Some people bet on horses; for others, it’s the stock market. Nearly three decades ago, a group of doctoral students saw their opportunity in a green field called multiphysics (MP) simulation.
Taking a calculated risk that hardware performance would advance significantly over time, the team set sail with its vision to bring MP to the desktop–despite the skepticism of many in academia who called the marriage improbable, and dismissed the science as far too complex for mainstream use.
COMSOL Multiphysics drove the design of Cochlear Ltd.’s new Codacs direct acoustic cochlear implant system. Image courtesy of Cochlear Ltd.
“The idea of multiphysics was borderline impossible then, but we made a bet that multiphysics would be possible in the not-too-distant future,” recalls Bjorn Sjodin, Ph.D., vice president of product management of COMSOL Group, the company founded in 1986 by that group of students. “We were laughed at, but the laughter went away as computers became more powerful.”
The core COMSOL team pushed forward, introducing its flagship product in 1998.
Fast-forward 15 years, and MP–and in particular, MP simulation capabilities on the desktop–is the direction in which many simulation vendors have set their sights. As the boundaries of engineering blur, organizations are in need of MP simulation tools to explore the interdependencies among electrical, mechanical and even software-dependent systems, and to do so in a cost-effective and efficient fashion.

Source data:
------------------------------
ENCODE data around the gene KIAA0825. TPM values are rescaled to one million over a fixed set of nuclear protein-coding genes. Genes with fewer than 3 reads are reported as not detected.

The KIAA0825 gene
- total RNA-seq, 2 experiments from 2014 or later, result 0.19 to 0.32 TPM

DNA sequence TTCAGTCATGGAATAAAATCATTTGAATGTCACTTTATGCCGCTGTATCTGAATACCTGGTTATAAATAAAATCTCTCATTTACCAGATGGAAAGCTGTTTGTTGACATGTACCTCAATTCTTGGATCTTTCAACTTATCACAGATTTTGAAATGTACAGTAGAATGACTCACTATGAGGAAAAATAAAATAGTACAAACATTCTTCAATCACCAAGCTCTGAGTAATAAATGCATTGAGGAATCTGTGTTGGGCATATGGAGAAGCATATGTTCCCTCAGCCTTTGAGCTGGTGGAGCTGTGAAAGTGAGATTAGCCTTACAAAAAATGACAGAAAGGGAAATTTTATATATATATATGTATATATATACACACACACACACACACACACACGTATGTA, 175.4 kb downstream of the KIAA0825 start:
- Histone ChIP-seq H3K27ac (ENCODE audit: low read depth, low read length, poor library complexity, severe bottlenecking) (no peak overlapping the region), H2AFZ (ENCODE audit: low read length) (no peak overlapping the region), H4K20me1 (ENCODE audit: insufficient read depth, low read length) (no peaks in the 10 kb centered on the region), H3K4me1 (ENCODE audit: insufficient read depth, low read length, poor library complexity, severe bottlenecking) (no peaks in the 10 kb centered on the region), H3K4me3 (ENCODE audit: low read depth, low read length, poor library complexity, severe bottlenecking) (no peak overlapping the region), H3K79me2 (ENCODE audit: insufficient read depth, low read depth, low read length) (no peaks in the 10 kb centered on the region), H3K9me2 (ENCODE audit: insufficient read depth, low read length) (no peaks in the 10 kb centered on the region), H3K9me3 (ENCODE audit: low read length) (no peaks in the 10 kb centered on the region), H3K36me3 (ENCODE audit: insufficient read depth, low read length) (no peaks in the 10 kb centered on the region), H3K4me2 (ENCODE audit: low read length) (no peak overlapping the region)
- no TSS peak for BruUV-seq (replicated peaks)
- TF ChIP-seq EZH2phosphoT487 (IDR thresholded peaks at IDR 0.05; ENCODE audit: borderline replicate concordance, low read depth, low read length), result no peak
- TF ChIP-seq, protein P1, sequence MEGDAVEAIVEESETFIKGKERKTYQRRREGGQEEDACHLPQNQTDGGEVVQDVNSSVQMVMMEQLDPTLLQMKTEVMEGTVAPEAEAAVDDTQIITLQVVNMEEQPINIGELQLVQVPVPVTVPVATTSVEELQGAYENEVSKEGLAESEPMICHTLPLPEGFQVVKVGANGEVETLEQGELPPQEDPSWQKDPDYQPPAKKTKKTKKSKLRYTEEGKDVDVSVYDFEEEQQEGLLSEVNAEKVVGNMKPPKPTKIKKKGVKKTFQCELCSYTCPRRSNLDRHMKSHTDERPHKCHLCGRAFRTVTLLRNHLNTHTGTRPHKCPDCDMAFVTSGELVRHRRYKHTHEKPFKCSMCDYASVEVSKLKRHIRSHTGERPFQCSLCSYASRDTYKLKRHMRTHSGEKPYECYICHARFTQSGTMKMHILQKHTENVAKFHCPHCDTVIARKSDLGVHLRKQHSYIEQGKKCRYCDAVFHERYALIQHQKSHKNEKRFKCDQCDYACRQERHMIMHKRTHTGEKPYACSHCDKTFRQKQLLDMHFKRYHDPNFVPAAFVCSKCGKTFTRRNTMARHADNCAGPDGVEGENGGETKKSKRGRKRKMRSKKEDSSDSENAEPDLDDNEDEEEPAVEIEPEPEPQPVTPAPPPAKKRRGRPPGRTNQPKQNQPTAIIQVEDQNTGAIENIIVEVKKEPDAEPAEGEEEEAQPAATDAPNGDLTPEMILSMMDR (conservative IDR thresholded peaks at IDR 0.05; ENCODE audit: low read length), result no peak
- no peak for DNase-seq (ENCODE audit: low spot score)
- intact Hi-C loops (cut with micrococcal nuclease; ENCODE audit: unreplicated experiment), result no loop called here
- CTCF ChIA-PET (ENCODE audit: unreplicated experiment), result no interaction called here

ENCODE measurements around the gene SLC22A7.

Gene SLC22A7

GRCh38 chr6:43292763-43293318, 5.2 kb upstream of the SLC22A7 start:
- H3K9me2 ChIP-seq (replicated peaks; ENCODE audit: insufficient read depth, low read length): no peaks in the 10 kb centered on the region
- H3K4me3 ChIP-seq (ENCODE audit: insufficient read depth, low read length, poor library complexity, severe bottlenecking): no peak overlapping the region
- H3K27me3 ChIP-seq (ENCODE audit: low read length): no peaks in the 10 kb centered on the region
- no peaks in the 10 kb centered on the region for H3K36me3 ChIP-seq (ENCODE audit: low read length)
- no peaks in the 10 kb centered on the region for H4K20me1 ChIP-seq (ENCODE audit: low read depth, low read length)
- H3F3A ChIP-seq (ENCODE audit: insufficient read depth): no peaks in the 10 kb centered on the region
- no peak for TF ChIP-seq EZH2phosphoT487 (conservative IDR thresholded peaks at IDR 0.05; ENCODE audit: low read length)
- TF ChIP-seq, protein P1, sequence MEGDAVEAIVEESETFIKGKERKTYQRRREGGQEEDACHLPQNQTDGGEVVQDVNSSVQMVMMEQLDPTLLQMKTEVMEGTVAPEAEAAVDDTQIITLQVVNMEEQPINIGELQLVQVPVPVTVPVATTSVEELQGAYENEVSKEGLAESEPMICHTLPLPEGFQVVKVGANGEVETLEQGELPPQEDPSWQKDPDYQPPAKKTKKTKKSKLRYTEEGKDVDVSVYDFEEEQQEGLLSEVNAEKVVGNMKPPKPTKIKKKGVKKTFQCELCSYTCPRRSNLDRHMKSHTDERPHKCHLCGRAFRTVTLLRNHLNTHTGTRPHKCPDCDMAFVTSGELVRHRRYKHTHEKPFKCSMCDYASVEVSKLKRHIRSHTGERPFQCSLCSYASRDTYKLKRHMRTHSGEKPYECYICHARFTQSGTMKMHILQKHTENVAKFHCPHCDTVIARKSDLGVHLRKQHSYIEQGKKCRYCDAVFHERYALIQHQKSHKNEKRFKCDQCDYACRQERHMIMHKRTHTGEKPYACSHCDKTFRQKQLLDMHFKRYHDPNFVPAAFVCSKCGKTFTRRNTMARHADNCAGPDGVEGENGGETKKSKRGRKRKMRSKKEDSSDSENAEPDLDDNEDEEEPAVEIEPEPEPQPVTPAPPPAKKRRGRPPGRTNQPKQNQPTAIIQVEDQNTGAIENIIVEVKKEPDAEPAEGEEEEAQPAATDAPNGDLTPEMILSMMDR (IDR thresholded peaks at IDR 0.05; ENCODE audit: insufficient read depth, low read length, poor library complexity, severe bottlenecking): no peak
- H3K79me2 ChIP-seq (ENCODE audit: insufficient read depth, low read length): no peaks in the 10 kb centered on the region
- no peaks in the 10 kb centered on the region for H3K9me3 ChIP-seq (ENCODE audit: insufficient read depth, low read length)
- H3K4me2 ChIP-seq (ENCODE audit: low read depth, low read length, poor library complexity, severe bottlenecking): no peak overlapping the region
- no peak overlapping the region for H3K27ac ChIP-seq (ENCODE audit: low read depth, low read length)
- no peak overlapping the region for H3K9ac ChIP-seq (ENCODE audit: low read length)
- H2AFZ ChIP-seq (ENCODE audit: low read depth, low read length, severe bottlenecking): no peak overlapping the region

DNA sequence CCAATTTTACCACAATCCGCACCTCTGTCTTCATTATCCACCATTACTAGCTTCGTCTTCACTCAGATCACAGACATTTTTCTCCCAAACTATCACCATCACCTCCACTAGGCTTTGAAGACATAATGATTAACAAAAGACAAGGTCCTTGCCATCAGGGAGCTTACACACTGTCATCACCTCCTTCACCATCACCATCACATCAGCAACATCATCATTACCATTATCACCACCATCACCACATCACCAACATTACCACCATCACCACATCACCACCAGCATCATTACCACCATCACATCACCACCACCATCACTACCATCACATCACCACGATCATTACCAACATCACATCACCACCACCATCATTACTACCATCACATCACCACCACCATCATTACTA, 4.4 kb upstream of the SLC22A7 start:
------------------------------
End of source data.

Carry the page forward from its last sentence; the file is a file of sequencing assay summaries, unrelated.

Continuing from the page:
The ongoing push for moving analysis further up in the design process is another factor driving demand for MP simulation. Upfront analysis is now widely recognized as a way for engineering organizations to zero in on the optimal design at a point when it is far easier to make changes, rather than the standard way of leveraging simulation at the end of the cycle as a means to prove out the viability of particular designs, experts say.
“If you think about what’s going on with upfront simulation, it’s a multiphysics and systems engineering issue,” notes Keith Meintjes, Ph.D., practice manager for CIMdata. “You’re making decisions about product architecture, and you’re doing tradeoffs among variables like weight, price, etc. The upfront use of simulation drives you immediately to need multiphysics because you’re doing cross-discipline tradeoffs.”
COMSOL also played a role in investigating fatigue related to the actuator, which is one of the core components of the Codacs device. The design is set up to keep the material stress level during operation below the endurance limit. It’s a goal particularly relevant for the thin titanium diaphragm (less than 0.1mm thick), which acts both as a spring and a hermetic sealing. Image courtesy of Cochlear Ltd.
While most industries face challenges that can only be solved by an MP, systems-engineering approach, Meintjes cites automotive as a sector where the capabilities are especially in high demand; in particular, he says, for innovations that address future fuel economy standards and for engineering the new generation of electric, battery-powered and hybrid vehicles.
Open Architecture Drives Organic Expansion
|Case in Point